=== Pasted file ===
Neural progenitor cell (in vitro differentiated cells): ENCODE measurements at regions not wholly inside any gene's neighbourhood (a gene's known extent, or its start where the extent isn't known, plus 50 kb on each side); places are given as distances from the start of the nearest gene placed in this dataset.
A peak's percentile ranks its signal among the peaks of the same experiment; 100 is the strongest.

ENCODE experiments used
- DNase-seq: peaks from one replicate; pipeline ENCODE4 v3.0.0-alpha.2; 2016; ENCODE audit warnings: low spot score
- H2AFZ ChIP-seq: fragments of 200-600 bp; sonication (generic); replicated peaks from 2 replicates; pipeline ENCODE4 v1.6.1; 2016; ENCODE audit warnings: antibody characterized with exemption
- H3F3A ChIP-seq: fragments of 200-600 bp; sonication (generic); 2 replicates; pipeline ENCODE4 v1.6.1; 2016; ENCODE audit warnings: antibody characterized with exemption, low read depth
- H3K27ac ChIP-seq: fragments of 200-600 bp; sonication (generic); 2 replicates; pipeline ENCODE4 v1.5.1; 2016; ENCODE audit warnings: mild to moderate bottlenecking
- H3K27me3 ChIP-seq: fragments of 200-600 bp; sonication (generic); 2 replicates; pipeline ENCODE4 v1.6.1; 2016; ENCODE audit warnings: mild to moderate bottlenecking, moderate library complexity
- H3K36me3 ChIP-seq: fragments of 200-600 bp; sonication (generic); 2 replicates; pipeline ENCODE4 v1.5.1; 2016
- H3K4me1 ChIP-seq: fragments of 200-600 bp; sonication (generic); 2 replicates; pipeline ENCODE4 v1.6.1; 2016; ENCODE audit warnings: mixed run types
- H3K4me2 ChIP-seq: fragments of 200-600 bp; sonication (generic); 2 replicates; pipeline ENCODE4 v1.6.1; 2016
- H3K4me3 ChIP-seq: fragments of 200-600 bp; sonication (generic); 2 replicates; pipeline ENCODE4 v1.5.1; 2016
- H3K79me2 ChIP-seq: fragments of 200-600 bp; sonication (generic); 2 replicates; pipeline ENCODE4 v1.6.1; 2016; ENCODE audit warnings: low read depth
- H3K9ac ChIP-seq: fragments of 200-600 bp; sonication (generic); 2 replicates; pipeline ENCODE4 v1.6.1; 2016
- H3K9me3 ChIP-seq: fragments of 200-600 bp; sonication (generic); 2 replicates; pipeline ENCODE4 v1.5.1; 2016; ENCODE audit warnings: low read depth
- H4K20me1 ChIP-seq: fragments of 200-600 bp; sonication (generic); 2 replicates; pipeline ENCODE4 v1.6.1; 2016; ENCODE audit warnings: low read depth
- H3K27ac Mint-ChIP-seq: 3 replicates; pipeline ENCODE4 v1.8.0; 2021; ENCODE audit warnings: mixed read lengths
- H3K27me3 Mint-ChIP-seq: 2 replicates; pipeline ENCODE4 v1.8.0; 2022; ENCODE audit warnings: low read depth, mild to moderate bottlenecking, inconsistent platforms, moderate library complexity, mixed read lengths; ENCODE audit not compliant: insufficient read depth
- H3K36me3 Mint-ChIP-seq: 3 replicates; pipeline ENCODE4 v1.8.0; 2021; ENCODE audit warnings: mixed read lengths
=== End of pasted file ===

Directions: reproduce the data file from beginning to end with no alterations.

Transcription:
Neural progenitor cell (in vitro differentiated cells): ENCODE measurements at regions not wholly inside any gene's neighbourhood (a gene's known extent, or its start where the extent isn't known, plus 50 kb on each side); places are given as distances from the start of the nearest gene placed in this dataset.
A peak's percentile ranks its signal among the peaks of the same experiment; 100 is the strongest.

ENCODE experiments used
- DNase-seq: peaks from one replicate; pipeline ENCODE4 v3.0.0-alpha.2; 2016; ENCODE audit warnings: low spot score
- H2AFZ ChIP-seq: fragments of 200-600 bp; sonication (generic); replicated peaks from 2 replicates; pipeline ENCODE4 v1.6.1; 2016; ENCODE audit warnings: antibody characterized with exemption
- H3F3A ChIP-seq: fragments of 200-600 bp; sonication (generic); 2 replicates; pipeline ENCODE4 v1.6.1; 2016; ENCODE audit warnings: antibody characterized with exemption, low read depth
- H3K27ac ChIP-seq: fragments of 200-600 bp; sonication (generic); 2 replicates; pipeline ENCODE4 v1.5.1; 2016; ENCODE audit warnings: mild to moderate bottlenecking
- H3K27me3 ChIP-seq: fragments of 200-600 bp; sonication (generic); 2 replicates; pipeline ENCODE4 v1.6.1; 2016; ENCODE audit warnings: mild to moderate bottlenecking, moderate library complexity
- H3K36me3 ChIP-seq: fragments of 200-600 bp; sonication (generic); 2 replicates; pipeline ENCODE4 v1.5.1; 2016
- H3K4me1 ChIP-seq: fragments of 200-600 bp; sonication (generic); 2 replicates; pipeline ENCODE4 v1.6.1; 2016; ENCODE audit warnings: mixed run types
- H3K4me2 ChIP-seq: fragments of 200-600 bp; sonication (generic); 2 replicates; pipeline ENCODE4 v1.6.1; 2016
- H3K4me3 ChIP-seq: fragments of 200-600 bp; sonication (generic); 2 replicates; pipeline ENCODE4 v1.5.1; 2016
- H3K79me2 ChIP-seq: fragments of 200-600 bp; sonication (generic); 2 replicates; pipeline ENCODE4 v1.6.1; 2016; ENCODE audit warnings: low read depth
- H3K9ac ChIP-seq: fragments of 200-600 bp; sonication (generic); 2 replicates; pipeline ENCODE4 v1.6.1; 2016
- H3K9me3 ChIP-seq: fragments of 200-600 bp; sonication (generic); 2 replicates; pipeline ENCODE4 v1.5.1; 2016; ENCODE audit warnings: low read depth
- H4K20me1 ChIP-seq: fragments of 200-600 bp; sonication (generic); 2 replicates; pipeline ENCODE4 v1.6.1; 2016; ENCODE audit warnings: low read depth
- H3K27ac Mint-ChIP-seq: 3 replicates; pipeline ENCODE4 v1.8.0; 2021; ENCODE audit warnings: mixed read lengths
- H3K27me3 Mint-ChIP-seq: 2 replicates; pipeline ENCODE4 v1.8.0; 2022; ENCODE audit warnings: low read depth, mild to moderate bottlenecking, inconsistent platforms, moderate library complexity, mixed read lengths; ENCODE audit not compliant: insufficient read depth
- H3K36me3 Mint-ChIP-seq: 3 replicates; pipeline ENCODE4 v1.8.0; 2021; ENCODE audit warnings: mixed read lengths